Apart from the easel position, everything was pretty much done the same way as the other paintings. I used my usual restricted palette: alizarin crimson, ultramarine, cadmium yellow pale, Windsor green and flake white. I really can’t see me needing anything else for quite a while, if ever. I truly believe you can make almost any colour you want with just those five, if you try hard enough. I also believe it gives a certain unity to the painting. I’ve dropped black now, since alizarin and Windsor green together make a beautiful deep, luminescent black which can be either warm or cold and has much more life than black from the tube. I used no medium at all this time, no linseed oil, just turps. Obviously linseed oil isn’t necessary to me at the moment, so I’ll stop using it. That wasn’t a conscious decision I made with this painting, I just forgot to get it out.
For my money, this is the best painting I’ve done so far. It has the most life, the most realism, and I think that’s entirely down to the fact that I’ve caught the feeling of the light better than I have previously. I really believe that’s the key to making a painting live, getting the light to feel real. The drawing practice I’ve been doing is helping me to see better, to analyse tone and colour more quickly and that’s translated into a stronger painting. I think that a large part of learning to see is persuading your brain not to drop all the visual information it ordinarily would consider unnecessary for survival. You don’t need to know exactly what colour that onion is to know it won’t poison you. But you do if you want to paint it.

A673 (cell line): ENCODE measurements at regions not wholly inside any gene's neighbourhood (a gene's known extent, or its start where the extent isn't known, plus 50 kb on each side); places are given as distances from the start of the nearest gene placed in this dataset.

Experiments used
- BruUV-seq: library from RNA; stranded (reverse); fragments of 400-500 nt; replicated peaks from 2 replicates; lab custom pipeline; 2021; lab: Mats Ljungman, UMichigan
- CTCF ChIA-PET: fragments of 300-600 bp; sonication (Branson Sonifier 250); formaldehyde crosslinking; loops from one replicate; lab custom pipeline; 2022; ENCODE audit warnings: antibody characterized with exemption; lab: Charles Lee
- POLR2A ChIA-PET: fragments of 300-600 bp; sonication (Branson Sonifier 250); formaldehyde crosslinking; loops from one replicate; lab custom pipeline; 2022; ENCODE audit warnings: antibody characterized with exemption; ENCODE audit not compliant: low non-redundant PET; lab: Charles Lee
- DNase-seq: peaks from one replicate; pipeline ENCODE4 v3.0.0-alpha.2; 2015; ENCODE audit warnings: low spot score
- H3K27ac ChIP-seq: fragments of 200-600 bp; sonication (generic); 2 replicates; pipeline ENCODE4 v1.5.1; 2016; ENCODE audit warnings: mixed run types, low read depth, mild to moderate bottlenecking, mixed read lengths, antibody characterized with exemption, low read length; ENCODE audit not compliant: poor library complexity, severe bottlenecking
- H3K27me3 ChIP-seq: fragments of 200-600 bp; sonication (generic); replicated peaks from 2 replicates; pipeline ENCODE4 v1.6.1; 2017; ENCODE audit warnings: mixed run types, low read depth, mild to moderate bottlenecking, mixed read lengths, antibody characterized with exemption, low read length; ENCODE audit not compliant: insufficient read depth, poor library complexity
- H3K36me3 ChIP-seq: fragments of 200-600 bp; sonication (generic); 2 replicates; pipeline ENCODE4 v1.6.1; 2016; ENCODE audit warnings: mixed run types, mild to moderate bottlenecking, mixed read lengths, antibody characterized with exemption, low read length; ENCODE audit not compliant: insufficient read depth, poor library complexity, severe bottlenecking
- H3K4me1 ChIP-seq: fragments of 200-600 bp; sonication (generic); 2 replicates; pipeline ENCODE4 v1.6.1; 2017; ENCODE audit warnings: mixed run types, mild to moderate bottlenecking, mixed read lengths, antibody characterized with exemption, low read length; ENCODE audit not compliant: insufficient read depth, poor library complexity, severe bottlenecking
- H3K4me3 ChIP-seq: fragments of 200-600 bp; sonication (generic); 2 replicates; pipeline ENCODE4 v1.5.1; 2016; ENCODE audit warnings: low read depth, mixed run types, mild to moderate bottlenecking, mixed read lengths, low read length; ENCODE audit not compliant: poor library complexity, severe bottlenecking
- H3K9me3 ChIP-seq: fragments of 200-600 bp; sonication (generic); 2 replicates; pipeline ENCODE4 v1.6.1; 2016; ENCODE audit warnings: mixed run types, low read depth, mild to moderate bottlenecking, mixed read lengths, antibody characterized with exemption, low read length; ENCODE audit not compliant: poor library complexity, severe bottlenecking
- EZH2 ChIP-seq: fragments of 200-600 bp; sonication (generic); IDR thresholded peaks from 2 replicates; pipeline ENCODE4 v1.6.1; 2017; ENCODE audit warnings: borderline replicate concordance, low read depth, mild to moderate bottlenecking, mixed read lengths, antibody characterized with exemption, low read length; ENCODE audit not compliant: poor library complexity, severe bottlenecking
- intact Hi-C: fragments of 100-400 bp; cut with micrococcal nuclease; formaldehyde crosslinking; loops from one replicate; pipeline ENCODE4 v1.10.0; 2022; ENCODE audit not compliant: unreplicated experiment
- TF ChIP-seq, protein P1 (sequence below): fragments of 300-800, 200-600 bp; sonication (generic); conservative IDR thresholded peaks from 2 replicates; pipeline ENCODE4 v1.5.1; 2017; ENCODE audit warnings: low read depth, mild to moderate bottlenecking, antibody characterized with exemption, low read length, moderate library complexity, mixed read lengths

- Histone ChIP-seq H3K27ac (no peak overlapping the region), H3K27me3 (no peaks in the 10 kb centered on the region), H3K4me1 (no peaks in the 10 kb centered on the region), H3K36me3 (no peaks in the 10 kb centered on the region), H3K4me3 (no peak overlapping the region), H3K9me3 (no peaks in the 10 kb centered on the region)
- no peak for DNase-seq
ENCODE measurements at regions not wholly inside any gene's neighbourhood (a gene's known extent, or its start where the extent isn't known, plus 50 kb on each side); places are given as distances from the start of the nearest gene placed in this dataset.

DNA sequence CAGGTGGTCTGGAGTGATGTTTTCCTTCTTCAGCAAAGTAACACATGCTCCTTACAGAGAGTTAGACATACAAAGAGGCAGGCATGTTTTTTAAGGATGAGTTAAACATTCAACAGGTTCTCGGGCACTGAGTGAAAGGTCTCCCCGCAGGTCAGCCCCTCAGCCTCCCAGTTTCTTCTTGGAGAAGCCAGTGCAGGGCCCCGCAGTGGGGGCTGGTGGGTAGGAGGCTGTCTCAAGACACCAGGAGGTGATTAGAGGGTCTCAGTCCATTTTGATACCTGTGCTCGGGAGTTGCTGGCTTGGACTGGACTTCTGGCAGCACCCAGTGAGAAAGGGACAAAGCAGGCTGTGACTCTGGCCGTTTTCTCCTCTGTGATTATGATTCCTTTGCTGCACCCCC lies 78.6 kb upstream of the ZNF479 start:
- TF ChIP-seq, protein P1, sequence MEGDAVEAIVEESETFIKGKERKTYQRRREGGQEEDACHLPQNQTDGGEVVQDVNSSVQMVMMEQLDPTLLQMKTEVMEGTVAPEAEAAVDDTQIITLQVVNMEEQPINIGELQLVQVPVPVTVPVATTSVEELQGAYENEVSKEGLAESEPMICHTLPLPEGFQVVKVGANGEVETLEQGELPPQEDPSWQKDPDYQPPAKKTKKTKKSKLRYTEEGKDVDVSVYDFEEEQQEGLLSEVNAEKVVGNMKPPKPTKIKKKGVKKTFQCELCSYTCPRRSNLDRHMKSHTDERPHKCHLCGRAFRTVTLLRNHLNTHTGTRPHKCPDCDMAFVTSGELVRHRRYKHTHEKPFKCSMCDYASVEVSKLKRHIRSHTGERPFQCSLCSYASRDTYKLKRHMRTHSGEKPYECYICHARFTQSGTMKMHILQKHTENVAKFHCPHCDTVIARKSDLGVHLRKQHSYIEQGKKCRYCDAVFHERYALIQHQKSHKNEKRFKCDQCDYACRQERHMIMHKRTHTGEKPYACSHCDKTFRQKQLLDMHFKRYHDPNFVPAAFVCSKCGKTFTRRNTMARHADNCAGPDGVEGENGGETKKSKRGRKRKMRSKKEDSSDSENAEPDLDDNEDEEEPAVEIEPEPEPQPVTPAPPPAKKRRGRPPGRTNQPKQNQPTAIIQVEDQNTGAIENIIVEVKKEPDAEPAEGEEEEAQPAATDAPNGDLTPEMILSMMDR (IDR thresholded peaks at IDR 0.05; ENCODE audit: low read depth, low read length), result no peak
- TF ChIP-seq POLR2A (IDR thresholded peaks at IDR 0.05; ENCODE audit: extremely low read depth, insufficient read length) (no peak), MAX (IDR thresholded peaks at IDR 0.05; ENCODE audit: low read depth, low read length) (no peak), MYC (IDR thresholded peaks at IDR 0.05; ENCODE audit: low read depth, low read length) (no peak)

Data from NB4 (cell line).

There’s still a very long way to go yet, but this has showed me that I don’t actually need to be painting regularly to be getting better at it, as long as I draw. A lot. It’s showed me that there’s real value in the drawing practice, and that pausing and going further back, stopping painting and concentrating on drawing first was the right thing to do. I’m learning. Of course that also means it’s going to take me a lot longer than I first thought to get where I want to go, but I’ll be the stronger when I do get there eventually. “Unswerving inner purpose brings good fortune in the end.”
This is the first of my ‘ten single objects’ series I set myself to do after my reassessment back at the beginning of February. It felt almost like cheating to be painting again before I’ve done my ‘atelier study’ with the drawings properly, but damn it felt good to be using colour again. And I like my little onion.